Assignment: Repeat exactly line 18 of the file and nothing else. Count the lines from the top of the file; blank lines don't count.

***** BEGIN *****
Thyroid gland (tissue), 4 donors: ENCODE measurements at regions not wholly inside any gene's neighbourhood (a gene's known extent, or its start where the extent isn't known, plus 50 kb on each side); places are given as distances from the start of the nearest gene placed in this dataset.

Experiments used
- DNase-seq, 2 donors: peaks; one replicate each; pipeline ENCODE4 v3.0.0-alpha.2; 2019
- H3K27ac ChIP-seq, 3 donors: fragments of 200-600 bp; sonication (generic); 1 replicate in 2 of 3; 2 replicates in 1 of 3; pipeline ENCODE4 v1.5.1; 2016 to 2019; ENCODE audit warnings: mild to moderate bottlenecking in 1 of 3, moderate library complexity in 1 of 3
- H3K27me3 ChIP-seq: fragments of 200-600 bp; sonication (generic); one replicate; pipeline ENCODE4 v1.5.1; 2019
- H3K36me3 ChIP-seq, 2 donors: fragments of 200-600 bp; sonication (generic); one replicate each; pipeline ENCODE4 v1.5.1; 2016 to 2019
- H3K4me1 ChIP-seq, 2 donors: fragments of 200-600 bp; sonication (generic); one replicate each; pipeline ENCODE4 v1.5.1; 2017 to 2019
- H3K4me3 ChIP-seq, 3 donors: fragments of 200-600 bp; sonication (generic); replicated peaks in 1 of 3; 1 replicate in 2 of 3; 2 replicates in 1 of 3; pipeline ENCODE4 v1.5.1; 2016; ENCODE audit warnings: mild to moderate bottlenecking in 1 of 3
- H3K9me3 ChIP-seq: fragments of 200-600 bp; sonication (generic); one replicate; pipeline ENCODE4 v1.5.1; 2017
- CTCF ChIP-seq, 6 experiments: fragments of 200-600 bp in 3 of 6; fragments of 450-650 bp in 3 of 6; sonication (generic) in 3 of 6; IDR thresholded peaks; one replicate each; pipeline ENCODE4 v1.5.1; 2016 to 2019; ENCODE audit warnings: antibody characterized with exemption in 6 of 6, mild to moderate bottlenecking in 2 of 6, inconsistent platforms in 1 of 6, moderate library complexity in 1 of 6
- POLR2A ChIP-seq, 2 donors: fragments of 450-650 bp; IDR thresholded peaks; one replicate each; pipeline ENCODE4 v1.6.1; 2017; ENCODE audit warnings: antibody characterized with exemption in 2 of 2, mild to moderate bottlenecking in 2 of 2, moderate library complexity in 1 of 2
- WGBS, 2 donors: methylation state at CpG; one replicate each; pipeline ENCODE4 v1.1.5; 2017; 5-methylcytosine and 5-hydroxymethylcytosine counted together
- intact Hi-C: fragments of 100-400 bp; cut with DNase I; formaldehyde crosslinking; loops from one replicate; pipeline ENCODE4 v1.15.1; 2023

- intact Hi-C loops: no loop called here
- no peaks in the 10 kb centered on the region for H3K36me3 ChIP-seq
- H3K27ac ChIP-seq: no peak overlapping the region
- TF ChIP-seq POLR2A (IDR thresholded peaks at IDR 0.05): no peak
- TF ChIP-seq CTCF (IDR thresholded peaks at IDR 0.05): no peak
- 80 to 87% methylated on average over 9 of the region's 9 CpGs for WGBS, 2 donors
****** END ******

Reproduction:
- TF ChIP-seq CTCF (IDR thresholded peaks at IDR 0.05): no peak